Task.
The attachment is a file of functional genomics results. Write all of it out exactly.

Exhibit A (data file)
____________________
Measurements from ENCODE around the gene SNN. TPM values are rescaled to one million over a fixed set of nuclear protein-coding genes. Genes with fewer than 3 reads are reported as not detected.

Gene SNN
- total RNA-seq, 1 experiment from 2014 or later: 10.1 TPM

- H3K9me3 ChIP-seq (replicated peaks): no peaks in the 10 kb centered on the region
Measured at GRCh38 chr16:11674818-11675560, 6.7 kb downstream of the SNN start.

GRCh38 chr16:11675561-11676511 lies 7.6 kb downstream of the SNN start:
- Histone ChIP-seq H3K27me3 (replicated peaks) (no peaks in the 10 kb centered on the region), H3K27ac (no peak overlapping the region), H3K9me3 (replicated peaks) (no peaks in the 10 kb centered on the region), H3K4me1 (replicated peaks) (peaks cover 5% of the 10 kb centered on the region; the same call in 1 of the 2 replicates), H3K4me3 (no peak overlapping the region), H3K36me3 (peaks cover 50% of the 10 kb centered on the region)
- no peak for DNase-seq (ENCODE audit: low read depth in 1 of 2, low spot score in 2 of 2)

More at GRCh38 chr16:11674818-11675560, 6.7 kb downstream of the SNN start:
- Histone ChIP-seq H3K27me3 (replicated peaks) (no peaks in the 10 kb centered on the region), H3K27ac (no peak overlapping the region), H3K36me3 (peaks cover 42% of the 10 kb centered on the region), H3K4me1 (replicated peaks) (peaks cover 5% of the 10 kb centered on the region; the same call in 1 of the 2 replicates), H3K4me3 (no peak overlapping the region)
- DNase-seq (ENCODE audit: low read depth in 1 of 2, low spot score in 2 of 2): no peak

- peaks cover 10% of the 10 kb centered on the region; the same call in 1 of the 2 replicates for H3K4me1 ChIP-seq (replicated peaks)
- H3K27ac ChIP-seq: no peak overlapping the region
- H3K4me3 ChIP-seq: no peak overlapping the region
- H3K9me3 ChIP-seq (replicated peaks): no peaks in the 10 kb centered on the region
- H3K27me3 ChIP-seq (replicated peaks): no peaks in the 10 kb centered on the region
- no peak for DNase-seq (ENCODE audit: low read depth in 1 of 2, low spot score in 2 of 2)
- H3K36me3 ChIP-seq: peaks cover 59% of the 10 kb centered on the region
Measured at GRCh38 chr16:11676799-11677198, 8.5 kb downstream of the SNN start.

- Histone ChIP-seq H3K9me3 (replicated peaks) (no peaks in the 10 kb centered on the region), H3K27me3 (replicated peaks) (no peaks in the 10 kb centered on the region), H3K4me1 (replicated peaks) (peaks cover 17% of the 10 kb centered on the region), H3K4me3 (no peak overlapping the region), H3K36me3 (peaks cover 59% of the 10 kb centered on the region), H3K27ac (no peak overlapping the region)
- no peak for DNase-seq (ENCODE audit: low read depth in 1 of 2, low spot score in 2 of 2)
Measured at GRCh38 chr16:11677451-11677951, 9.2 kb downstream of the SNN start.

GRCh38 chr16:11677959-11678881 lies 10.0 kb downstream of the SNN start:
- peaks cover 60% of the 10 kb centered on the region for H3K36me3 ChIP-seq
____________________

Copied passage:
Measurements from ENCODE around the gene SNN. TPM values are rescaled to one million over a fixed set of nuclear protein-coding genes. Genes with fewer than 3 reads are reported as not detected.

Gene SNN
- total RNA-seq, 1 experiment from 2014 or later: 10.1 TPM

- H3K9me3 ChIP-seq (replicated peaks): no peaks in the 10 kb centered on the region
Measured at GRCh38 chr16:11674818-11675560, 6.7 kb downstream of the SNN start.

GRCh38 chr16:11675561-11676511 lies 7.6 kb downstream of the SNN start:
- Histone ChIP-seq H3K27me3 (replicated peaks) (no peaks in the 10 kb centered on the region), H3K27ac (no peak overlapping the region), H3K9me3 (replicated peaks) (no peaks in the 10 kb centered on the region), H3K4me1 (replicated peaks) (peaks cover 5% of the 10 kb centered on the region; the same call in 1 of the 2 replicates), H3K4me3 (no peak overlapping the region), H3K36me3 (peaks cover 50% of the 10 kb centered on the region)
- no peak for DNase-seq (ENCODE audit: low read depth in 1 of 2, low spot score in 2 of 2)

More at GRCh38 chr16:11674818-11675560, 6.7 kb downstream of the SNN start:
- Histone ChIP-seq H3K27me3 (replicated peaks) (no peaks in the 10 kb centered on the region), H3K27ac (no peak overlapping the region), H3K36me3 (peaks cover 42% of the 10 kb centered on the region), H3K4me1 (replicated peaks) (peaks cover 5% of the 10 kb centered on the region; the same call in 1 of the 2 replicates), H3K4me3 (no peak overlapping the region)
- DNase-seq (ENCODE audit: low read depth in 1 of 2, low spot score in 2 of 2): no peak

- peaks cover 10% of the 10 kb centered on the region; the same call in 1 of the 2 replicates for H3K4me1 ChIP-seq (replicated peaks)
- H3K27ac ChIP-seq: no peak overlapping the region
- H3K4me3 ChIP-seq: no peak overlapping the region
- H3K9me3 ChIP-seq (replicated peaks): no peaks in the 10 kb centered on the region
- H3K27me3 ChIP-seq (replicated peaks): no peaks in the 10 kb centered on the region
- no peak for DNase-seq (ENCODE audit: low read depth in 1 of 2, low spot score in 2 of 2)
- H3K36me3 ChIP-seq: peaks cover 59% of the 10 kb centered on the region
Measured at GRCh38 chr16:11676799-11677198, 8.5 kb downstream of the SNN start.

- Histone ChIP-seq H3K9me3 (replicated peaks) (no peaks in the 10 kb centered on the region), H3K27me3 (replicated peaks) (no peaks in the 10 kb centered on the region), H3K4me1 (replicated peaks) (peaks cover 17% of the 10 kb centered on the region), H3K4me3 (no peak overlapping the region), H3K36me3 (peaks cover 59% of the 10 kb centered on the region), H3K27ac (no peak overlapping the region)
- no peak for DNase-seq (ENCODE audit: low read depth in 1 of 2, low spot score in 2 of 2)
Measured at GRCh38 chr16:11677451-11677951, 9.2 kb downstream of the SNN start.

GRCh38 chr16:11677959-11678881 lies 10.0 kb downstream of the SNN start:
- peaks cover 60% of the 10 kb centered on the region for H3K36me3 ChIP-seq